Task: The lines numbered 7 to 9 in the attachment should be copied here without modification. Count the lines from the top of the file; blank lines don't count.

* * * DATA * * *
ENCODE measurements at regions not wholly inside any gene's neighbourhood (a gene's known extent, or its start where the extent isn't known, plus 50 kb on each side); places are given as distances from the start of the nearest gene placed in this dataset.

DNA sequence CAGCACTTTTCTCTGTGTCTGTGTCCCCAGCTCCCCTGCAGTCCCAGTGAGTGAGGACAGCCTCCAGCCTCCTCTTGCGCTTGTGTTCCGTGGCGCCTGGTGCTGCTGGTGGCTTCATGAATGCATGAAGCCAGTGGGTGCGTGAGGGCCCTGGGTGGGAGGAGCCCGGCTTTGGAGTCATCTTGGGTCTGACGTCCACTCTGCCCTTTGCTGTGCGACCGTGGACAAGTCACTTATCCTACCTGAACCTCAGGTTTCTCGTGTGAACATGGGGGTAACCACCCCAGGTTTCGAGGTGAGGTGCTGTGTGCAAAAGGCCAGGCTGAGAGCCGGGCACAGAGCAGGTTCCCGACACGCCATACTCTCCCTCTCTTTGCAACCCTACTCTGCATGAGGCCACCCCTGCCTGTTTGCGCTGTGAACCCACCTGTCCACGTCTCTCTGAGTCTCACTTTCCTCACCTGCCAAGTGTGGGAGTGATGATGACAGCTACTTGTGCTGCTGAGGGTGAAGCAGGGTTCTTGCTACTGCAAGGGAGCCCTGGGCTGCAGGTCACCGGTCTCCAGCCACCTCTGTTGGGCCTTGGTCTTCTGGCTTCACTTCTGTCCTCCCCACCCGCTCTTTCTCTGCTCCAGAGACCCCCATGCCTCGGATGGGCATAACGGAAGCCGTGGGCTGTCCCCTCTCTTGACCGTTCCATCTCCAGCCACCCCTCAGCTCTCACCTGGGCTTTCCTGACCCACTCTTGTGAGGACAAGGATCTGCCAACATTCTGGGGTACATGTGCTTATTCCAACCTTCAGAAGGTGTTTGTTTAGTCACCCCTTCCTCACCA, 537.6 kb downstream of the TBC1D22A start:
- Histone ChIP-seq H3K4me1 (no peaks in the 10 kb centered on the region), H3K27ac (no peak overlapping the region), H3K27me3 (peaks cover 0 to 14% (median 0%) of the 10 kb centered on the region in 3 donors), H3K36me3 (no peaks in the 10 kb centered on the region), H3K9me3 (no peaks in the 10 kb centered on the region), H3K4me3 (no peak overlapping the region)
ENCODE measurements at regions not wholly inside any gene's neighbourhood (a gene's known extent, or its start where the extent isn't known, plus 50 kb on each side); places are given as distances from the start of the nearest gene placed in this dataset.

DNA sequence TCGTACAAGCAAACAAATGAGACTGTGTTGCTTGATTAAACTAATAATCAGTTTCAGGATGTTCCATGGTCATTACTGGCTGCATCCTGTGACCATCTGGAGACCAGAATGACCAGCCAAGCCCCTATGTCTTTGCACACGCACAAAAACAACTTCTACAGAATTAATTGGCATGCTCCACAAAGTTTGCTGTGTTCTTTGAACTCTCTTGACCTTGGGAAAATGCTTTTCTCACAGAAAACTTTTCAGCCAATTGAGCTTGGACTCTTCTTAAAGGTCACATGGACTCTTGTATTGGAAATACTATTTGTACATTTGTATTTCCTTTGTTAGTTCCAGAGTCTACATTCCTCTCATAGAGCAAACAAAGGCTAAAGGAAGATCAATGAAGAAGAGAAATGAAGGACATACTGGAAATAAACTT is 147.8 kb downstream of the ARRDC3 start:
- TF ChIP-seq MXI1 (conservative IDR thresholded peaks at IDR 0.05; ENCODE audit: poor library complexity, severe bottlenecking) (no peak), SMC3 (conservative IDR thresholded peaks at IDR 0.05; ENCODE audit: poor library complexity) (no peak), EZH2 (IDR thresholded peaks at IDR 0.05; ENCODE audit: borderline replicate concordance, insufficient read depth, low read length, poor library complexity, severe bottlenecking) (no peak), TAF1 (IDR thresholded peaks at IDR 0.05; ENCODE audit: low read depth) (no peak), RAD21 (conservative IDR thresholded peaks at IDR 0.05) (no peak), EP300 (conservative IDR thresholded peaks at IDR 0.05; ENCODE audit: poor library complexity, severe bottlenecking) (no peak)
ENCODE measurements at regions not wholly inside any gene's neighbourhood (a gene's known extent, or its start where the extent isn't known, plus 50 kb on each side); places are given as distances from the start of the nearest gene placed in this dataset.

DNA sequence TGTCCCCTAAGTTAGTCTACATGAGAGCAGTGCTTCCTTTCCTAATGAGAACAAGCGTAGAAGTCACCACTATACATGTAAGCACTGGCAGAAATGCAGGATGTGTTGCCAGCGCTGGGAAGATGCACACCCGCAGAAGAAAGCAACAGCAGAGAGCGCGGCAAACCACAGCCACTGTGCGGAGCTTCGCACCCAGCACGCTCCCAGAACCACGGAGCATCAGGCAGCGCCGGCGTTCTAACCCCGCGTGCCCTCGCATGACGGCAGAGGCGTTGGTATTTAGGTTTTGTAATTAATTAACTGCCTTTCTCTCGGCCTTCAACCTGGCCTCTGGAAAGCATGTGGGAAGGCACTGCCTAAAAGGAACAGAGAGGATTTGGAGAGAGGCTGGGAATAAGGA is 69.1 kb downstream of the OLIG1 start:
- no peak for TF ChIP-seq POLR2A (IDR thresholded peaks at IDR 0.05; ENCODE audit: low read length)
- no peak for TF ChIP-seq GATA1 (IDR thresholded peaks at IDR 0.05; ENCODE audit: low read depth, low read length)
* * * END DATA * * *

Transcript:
ENCODE measurements at regions not wholly inside any gene's neighbourhood (a gene's known extent, or its start where the extent isn't known, plus 50 kb on each side); places are given as distances from the start of the nearest gene placed in this dataset.

DNA sequence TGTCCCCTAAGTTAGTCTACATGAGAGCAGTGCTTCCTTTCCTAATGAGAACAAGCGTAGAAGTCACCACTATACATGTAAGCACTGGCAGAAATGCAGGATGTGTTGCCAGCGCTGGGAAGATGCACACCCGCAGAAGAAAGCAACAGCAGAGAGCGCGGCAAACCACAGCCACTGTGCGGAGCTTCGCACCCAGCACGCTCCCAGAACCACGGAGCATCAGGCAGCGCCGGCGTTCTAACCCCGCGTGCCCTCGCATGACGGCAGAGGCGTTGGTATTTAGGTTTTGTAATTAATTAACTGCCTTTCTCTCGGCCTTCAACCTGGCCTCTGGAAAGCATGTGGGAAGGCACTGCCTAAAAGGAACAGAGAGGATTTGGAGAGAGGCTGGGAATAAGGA is 69.1 kb downstream of the OLIG1 start:
- no peak for TF ChIP-seq POLR2A (IDR thresholded peaks at IDR 0.05; ENCODE audit: low read length)